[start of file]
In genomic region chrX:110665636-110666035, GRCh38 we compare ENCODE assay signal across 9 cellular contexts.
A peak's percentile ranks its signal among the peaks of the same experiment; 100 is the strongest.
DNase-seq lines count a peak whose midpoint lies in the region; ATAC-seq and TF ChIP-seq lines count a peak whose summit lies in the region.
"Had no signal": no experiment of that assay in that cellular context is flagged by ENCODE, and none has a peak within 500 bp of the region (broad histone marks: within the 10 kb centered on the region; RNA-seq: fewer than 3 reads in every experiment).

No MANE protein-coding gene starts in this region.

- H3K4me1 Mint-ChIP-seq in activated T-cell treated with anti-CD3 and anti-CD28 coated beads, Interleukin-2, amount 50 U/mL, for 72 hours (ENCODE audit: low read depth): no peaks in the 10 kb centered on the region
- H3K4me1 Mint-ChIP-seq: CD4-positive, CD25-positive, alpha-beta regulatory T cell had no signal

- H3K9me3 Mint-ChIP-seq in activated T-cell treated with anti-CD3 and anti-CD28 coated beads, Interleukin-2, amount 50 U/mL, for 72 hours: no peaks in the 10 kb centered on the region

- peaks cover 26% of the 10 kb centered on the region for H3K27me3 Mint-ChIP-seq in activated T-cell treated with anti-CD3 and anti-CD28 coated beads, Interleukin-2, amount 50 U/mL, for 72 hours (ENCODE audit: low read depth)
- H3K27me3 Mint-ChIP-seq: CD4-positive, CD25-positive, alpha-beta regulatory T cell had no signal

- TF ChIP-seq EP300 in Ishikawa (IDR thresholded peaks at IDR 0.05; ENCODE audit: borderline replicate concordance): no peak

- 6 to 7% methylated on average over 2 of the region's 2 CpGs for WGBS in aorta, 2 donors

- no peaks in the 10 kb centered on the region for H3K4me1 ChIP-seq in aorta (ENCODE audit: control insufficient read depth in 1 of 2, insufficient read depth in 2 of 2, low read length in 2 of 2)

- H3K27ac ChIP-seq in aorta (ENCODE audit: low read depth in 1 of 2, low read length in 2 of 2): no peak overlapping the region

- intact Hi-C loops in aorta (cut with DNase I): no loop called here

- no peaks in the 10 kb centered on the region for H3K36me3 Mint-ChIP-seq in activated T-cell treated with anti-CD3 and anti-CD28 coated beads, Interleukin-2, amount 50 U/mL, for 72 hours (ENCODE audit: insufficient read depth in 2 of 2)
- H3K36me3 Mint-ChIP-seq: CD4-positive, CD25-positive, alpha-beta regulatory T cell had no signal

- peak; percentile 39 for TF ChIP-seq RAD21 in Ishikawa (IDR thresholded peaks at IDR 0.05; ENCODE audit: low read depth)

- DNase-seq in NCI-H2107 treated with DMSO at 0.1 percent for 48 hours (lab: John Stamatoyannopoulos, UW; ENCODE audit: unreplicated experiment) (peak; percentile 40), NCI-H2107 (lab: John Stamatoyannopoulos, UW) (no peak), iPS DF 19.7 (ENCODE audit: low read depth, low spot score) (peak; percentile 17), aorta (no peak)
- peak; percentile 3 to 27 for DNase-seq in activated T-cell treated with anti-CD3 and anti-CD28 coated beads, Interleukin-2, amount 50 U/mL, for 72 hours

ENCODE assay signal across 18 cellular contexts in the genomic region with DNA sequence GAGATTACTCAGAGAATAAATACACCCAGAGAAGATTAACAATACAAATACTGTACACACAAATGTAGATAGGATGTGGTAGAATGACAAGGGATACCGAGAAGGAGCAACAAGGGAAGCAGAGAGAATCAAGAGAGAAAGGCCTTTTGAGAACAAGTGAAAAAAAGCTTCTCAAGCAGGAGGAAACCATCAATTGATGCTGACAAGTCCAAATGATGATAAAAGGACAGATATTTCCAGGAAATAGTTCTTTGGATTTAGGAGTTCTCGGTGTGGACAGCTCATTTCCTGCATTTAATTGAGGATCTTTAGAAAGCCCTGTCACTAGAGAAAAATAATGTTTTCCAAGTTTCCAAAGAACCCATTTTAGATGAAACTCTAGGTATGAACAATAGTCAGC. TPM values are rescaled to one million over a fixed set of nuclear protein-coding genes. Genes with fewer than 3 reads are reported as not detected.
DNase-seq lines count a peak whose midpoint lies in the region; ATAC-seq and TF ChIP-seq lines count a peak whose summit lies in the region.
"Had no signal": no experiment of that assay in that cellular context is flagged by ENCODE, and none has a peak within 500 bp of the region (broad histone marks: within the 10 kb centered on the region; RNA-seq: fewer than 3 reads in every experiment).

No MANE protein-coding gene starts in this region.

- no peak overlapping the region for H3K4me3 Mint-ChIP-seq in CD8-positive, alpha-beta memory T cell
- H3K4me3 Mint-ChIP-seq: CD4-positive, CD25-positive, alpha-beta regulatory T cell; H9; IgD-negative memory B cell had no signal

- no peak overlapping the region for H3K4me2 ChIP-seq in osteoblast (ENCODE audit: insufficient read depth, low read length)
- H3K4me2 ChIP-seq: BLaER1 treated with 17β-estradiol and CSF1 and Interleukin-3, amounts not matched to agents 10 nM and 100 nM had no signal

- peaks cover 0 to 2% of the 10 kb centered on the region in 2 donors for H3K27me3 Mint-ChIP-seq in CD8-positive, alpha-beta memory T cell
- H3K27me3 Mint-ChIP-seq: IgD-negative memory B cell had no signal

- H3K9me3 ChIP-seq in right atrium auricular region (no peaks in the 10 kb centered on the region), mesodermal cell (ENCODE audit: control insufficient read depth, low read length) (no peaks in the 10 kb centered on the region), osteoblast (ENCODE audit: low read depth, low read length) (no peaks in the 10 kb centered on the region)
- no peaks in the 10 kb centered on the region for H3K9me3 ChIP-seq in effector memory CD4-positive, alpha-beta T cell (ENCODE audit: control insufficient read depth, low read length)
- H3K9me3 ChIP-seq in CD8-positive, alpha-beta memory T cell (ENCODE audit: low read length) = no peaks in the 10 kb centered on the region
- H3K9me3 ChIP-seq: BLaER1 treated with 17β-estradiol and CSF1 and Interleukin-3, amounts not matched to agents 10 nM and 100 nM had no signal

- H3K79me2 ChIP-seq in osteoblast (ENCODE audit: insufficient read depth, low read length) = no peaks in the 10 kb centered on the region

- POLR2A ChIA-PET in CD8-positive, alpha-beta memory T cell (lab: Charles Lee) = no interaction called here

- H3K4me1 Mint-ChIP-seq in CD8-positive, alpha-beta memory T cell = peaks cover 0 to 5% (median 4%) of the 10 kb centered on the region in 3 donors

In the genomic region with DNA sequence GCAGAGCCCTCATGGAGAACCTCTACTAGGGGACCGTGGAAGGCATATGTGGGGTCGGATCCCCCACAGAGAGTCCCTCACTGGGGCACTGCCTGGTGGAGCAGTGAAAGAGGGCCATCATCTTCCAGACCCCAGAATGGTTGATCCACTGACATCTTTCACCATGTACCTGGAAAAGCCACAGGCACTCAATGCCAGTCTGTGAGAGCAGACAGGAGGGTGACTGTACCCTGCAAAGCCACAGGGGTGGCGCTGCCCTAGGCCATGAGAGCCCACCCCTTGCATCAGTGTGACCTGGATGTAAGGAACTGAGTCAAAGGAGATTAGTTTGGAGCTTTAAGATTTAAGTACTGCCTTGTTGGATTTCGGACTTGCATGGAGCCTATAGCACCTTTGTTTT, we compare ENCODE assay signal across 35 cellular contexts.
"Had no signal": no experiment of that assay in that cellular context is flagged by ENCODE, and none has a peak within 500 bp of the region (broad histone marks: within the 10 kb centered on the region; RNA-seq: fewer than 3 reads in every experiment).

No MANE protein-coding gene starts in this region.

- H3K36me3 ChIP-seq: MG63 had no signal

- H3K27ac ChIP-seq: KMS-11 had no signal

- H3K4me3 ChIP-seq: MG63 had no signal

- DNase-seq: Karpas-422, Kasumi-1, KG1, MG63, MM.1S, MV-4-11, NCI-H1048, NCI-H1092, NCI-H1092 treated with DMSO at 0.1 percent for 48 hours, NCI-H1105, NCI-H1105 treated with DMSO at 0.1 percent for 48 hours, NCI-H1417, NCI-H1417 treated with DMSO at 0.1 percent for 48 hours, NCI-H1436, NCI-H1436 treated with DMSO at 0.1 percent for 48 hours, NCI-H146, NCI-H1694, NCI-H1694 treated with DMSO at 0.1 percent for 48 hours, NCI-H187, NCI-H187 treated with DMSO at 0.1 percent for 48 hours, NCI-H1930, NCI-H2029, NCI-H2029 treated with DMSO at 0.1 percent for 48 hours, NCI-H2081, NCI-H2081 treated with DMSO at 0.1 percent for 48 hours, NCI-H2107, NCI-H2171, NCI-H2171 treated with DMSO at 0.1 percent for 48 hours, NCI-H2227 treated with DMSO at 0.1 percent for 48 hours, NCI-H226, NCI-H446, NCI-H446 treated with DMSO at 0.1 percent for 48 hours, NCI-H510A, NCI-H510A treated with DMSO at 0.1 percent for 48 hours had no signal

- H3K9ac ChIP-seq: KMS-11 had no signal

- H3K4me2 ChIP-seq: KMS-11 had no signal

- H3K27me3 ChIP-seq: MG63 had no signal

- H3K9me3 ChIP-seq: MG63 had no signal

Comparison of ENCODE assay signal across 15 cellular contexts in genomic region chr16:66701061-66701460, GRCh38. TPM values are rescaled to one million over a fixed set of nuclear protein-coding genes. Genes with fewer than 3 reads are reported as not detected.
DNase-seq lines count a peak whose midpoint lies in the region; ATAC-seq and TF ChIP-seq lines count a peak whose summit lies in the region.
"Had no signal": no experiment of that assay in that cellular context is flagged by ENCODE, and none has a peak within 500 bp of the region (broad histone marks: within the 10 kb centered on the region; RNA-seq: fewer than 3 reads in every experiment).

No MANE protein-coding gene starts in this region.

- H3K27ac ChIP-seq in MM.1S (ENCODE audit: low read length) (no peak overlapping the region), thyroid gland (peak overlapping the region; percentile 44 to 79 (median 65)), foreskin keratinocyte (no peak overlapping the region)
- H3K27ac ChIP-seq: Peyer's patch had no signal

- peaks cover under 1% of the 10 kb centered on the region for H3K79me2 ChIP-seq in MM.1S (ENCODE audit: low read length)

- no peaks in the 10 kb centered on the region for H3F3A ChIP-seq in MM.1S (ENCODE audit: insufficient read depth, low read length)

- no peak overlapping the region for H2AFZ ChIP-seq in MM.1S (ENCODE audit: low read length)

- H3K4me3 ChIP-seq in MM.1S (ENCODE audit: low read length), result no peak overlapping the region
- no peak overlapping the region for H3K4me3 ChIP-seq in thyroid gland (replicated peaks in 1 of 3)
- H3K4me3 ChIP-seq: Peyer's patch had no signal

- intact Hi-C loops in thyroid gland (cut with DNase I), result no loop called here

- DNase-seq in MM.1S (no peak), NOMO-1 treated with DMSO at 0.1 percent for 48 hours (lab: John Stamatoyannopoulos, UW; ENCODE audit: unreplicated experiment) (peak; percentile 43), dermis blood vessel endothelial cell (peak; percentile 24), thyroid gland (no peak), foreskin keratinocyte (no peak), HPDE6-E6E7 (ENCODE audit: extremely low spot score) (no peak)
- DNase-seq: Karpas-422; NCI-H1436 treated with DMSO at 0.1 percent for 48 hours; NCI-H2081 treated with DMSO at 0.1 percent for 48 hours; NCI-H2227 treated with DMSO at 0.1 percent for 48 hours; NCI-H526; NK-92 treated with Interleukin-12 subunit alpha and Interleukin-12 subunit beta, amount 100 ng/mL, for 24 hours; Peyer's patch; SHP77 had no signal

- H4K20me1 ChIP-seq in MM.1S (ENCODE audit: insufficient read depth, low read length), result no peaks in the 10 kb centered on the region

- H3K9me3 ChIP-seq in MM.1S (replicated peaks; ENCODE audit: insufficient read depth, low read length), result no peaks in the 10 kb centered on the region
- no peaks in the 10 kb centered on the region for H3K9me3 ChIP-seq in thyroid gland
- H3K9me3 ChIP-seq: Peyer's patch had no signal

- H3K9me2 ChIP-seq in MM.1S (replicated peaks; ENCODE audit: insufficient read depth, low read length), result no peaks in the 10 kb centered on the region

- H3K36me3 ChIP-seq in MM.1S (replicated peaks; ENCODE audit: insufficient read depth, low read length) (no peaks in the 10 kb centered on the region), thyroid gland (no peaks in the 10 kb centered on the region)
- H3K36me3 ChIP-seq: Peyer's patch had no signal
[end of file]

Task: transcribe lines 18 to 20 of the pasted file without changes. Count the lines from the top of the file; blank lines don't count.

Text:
- peak; percentile 39 for TF ChIP-seq RAD21 in Ishikawa (IDR thresholded peaks at IDR 0.05; ENCODE audit: low read depth)

- DNase-seq in NCI-H2107 treated with DMSO at 0.1 percent for 48 hours (lab: John Stamatoyannopoulos, UW; ENCODE audit: unreplicated experiment) (peak; percentile 40), NCI-H2107 (lab: John Stamatoyannopoulos, UW) (no peak), iPS DF 19.7 (ENCODE audit: low read depth, low spot score) (peak; percentile 17), aorta (no peak)
- peak; percentile 3 to 27 for DNase-seq in activated T-cell treated with anti-CD3 and anti-CD28 coated beads, Interleukin-2, amount 50 U/mL, for 72 hours